Spoken Word/Movement Piece on Petite Issues

I submitted this video for YouTube’s Life in a Day.

About CynthiaC


Cynthia Cheng Mintz, founder of Shorty Stories, also runs the online-only lifestyle magazine, DelectablyChic!

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  • Jackie

    LOL, love it! I really hopw this gets someone attention. BEAUTY IS NOT ABOUT DRESS SIZE! OR HEIGHT!

  • Anonymous

    Very interesting. I do agree that short people get overlooked both figuratively and literally speaking. But here are a few things worth bearing in mind.

    1. Throughout Western history, or at least over the last two centuries, taller women have generally been considered more elegant. After all, it's a culture that has always implied that taller men (and women)are natural leaders and "bigger is better" as in bigger houses, bigger parks, bigger carriages/cars, etc. A simple glance through 18th and 19th century literature (both obscure and famous) will tell you that: many of the heroines are described as being "above average" in height. (Interestingly, any woman at the extremes–either very tall or short–was considered ridiculous.) Indeed, one of the reasons why Jane Eyre was so exceptional as a heroine was because of her very petiteness. (C. Bronte was 4'9" herself.)

    2. Actresses and entertainers, for the most part, are not going to complain about their appearance–unless it's something along the lines of "I'm too thin" or "my legs are too long." No one in the public eye, particularly actresses, is going to call attention to her shortcomings because that will only reduce her chances of landing a role. And since roles are hard to come by, an actress will take whatever she can get–even if its "cutesy."

    There's also the issue of whether short actresses consider their height a serious disadvantage too. They may not. Most rational people have learned to accept their height one way or another: yes, I'd like to be 6' but there's not much I can do about it. So why bother? If they do complain, they simply leave it like Madonna did–"I'd like to be 2 inches taller." (And we know that Madonna has become hugely successful w/out the extra two inches.) Finally, they simply don't have to worry about clothes not fitting since most are custom tailored to them anyway.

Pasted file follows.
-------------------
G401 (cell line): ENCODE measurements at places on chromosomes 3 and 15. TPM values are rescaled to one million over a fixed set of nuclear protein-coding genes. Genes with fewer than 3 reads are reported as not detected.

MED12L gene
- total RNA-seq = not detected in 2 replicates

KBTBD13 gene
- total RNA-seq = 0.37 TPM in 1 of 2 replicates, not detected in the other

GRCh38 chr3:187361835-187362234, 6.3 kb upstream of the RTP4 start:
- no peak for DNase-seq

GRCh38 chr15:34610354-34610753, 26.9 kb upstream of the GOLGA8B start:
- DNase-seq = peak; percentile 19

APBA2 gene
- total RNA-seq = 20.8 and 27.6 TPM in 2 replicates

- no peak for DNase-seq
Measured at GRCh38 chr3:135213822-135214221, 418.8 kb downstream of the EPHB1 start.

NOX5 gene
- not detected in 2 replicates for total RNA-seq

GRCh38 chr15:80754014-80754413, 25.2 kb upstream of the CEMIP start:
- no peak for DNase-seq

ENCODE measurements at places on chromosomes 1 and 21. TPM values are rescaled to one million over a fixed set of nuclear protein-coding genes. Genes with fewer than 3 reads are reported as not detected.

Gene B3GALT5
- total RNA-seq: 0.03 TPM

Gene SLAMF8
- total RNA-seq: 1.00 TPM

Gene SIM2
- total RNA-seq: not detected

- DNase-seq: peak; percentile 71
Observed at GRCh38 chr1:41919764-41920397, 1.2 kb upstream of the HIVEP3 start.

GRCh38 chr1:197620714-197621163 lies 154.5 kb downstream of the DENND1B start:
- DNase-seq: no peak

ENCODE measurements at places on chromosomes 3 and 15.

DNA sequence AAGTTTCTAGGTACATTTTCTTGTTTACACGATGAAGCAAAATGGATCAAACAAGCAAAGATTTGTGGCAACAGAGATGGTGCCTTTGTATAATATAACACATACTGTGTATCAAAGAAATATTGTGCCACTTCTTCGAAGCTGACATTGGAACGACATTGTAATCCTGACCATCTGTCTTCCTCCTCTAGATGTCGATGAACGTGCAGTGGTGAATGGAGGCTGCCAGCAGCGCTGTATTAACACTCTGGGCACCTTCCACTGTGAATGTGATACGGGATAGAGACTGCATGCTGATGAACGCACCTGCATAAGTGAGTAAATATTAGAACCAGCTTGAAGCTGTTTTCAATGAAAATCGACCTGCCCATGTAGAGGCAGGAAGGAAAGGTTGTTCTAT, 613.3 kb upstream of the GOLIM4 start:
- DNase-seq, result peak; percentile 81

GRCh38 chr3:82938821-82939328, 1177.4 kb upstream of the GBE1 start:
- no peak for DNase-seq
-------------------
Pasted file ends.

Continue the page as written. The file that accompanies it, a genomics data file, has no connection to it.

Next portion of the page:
Unfortunately, these are realities we have to work with. But it doesn't mean that all is hopeless.

    We do need more petites–like you–blogging. In fact, we need more people NOT over 5'9" photographing themselves, showing that we can carry off an array of looks too, particularly when they are proportioned for us. We need to get rid of the condescending attitude that says that women under 5'9" cannot wear X,Y,Z, etc. (i.e., shorter and average women can pull off large prints and patterns providing that they are not scaled for TALL women.) We need to demand that fashion will look good on us when they designers stop catering solely to a mere 3% of the population.



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